Chris Ashton

week11y issue 93

Your weekly frequent11y newsletter, brought to you by @ChrisBAshton:

Picture of bump labels for keyboard. There's a bumpy red X over the right arrow key.
Image: Microsoft

Surface Adaptive Kit makes Microsoft’s laptops more accessible

  • Microsoft is creating a “Surface Adaptive Kit” for its range of laptops/tablets, to better accommodate people with disabilities.
  • The kit includes “keycap labels, bump labels, port indicators and device openers”.
  • For example, a device opener includes a pull tab and ring, to make it easier to open the laptop lid.
  • There’s no pricing information yet, but it is expected to launch this year.

Tips for Making HTML Lists Accessible

  • This article is a quick reminder on HTML list markup.
  • First of all, decide whether you actually need a list; sometimes it is better to format your content as paragraphs with headings instead. This way, assistive technology users can easily skip to the heading that they want to read.
  • If you do use a list, decide whether it should be unordered (<ul>), ordered (<ol>) or a description list (<dl>). The latter is useful for glossaries or recipes, e.g. <dl><dt>Chicken</dt><dd>A small bird that lays eggs</dd>...</dl>.

10 Video Games That Have Great Accessibility Options

There are some really interesting accessibility options in the games in this article:

  • Uncharted and The Last Of Us Part II are famously accessible, and are called out here.
  • A Blind Legend is a game that “can be played entirely through sound and only asks for touch screen or mouse input”. It does not incorporate visuals.
  • Grounded has the player shrunk to the size of an insect and having to find their way home across their back yard. The developers have considered arachnophobia – the intense fear of spiders – and thus offer an Arachnophobia Safe Mode Slider, allowing players to edit in-game spiders to have no legs, no eyes, or even no textures or sounds at all, without sacrificing the enemies’ difficulty.
  • Hyperdot is a game “where the player avoids incoming attacks by darting around the screen”. The game can be played on any controller, including eye trackers.

Does WAI-ARIA even work with WebXR?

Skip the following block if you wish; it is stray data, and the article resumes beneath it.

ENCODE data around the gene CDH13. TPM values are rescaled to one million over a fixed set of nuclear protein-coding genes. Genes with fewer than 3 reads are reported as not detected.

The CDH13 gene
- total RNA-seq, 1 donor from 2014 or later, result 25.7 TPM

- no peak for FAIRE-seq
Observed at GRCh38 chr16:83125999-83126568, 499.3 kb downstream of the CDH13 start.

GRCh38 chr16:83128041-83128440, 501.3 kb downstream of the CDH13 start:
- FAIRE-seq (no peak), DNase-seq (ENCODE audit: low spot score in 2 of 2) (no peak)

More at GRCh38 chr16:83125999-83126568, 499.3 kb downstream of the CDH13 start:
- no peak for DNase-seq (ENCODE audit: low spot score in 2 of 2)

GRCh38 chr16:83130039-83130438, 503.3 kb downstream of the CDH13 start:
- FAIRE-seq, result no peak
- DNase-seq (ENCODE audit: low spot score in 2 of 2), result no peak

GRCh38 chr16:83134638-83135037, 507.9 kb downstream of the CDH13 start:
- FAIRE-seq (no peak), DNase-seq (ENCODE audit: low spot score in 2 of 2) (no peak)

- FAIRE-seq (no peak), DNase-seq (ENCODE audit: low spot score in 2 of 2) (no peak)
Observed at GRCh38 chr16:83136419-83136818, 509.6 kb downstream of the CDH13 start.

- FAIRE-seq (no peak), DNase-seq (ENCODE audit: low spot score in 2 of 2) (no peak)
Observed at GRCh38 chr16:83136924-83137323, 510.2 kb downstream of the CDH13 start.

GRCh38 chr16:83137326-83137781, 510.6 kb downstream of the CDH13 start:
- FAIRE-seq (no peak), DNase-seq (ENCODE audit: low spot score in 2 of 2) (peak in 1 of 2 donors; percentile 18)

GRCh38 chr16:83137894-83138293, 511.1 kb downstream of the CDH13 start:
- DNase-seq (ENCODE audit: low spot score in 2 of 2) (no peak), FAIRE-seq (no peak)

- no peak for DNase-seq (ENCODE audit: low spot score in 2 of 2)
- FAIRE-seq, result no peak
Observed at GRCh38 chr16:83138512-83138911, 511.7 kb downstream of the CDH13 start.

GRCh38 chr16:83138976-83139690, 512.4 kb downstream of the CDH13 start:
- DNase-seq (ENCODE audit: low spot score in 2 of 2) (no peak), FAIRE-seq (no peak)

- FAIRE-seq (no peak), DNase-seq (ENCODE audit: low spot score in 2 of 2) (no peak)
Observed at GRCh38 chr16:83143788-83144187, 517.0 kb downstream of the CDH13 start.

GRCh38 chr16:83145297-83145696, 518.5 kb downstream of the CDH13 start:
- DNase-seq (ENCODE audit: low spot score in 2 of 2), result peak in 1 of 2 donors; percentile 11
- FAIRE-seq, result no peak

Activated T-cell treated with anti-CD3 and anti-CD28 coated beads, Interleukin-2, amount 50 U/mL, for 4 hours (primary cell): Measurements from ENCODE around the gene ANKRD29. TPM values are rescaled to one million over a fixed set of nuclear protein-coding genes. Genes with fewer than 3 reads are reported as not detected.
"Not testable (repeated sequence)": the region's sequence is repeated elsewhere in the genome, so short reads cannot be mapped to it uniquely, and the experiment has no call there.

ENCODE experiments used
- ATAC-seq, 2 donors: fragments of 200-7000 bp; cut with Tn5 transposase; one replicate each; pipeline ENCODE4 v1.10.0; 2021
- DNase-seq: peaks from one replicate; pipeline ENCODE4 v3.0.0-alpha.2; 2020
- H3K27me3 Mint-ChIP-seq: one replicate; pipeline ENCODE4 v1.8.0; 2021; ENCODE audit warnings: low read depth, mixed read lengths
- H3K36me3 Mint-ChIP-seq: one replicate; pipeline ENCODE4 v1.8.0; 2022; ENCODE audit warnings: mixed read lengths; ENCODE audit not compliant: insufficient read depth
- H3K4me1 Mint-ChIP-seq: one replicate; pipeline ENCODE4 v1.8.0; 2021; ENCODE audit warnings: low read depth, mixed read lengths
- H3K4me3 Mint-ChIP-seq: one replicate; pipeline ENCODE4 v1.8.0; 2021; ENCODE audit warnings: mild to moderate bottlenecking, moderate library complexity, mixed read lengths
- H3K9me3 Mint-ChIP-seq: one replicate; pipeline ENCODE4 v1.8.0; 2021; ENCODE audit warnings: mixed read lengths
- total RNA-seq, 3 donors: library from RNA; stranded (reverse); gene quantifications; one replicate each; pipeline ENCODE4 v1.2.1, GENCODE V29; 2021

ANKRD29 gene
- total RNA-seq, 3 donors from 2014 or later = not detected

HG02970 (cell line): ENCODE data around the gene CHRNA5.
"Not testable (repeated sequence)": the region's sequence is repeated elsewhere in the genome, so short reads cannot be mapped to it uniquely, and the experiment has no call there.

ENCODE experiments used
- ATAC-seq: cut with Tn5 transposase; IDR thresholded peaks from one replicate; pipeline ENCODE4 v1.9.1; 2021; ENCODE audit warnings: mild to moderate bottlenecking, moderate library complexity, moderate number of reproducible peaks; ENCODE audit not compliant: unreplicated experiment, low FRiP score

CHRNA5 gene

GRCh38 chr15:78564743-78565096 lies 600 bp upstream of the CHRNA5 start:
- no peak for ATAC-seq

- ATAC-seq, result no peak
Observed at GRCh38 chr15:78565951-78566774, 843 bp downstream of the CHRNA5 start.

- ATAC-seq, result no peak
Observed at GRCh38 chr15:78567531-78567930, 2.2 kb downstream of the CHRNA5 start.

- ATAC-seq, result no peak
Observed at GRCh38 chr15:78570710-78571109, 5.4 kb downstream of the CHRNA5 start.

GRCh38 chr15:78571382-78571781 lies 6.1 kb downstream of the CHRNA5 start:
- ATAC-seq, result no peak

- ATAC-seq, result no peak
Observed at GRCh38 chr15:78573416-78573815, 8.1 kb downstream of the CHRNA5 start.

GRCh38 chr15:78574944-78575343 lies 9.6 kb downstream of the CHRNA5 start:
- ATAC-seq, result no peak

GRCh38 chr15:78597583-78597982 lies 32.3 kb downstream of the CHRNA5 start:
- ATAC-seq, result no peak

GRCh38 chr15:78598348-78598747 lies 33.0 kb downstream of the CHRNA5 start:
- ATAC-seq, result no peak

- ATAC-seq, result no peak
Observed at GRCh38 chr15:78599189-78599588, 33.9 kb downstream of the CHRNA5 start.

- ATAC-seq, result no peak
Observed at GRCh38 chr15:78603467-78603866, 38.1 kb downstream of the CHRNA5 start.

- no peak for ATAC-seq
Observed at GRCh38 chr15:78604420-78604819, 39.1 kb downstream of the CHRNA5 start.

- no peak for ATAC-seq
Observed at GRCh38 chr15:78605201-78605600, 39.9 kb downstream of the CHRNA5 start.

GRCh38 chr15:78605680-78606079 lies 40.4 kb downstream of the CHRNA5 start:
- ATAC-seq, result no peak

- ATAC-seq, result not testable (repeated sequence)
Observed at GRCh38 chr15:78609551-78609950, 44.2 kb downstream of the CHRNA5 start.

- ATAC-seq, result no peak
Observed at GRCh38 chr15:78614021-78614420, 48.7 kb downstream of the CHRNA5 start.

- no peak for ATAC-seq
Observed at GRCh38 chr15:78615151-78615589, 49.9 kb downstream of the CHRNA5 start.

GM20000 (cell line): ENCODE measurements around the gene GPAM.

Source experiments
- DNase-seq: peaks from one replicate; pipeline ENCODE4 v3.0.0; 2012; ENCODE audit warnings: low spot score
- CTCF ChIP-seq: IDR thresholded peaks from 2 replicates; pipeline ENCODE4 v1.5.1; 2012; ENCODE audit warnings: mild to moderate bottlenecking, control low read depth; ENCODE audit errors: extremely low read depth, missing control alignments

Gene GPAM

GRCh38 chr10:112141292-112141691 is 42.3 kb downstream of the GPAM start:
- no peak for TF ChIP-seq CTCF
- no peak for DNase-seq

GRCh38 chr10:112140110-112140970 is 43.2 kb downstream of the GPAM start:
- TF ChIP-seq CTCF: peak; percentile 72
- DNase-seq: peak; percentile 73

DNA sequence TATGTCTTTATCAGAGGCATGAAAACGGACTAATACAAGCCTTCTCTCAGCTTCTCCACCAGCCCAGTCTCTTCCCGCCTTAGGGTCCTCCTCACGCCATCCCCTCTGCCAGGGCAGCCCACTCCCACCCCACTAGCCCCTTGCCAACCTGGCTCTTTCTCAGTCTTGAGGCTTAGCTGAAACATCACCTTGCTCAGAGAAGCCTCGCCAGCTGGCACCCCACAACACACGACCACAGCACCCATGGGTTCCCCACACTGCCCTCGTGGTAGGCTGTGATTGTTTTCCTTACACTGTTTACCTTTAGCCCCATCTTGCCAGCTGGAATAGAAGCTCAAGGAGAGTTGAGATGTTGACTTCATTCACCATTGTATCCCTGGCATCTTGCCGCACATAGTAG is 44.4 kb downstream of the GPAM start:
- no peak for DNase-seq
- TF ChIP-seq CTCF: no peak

As someone who has recently bought an Oculus Quest 2, this is really exciting technology that has come a long way in a very short time. It’s crucial that we address accessibility needs as this technology matures.

  • Thomas Logan writes about his experiment with ARIA and Web XR (“Web Extended Reality”, or VR).
  • He uses aframe-gui, a GUI component framework for A-Frame, which is a web framework for making 3D experiences. Here is Thomas’s demo.
  • Using ARIA to add the necessary role and aria-label to elements, as well as tabindex and onfocus handlers, Thomas has made an XR experience that is navigable via keyboard and by some assistive technology (AT) such as voice assisted navigation and screen readers. The full list of tested AT is in the article, which describes the usability issues encountered. For example, “Voice Control” on iOS/Safari does not detect the link or button in the demo.

This Brazilian pianist uses ‘bionic gloves’ to play

  • Pianist João Carlos Martins lost the use of his right hand in a mugging in Bulgaria in 1995.
  • Industrial designer Ubiratan Bizarro invented the “Bionic Extender Gloves”, which have rods that make the fingers spring back up after they depress the piano keys, allowing the pianist to continue playing.
  • The first pair of these gloves for Martins cost less than $100 to make, and are made by a 3D printer.
  • It has meant that Martins has been able to play his favorite Bach sonatas once more.

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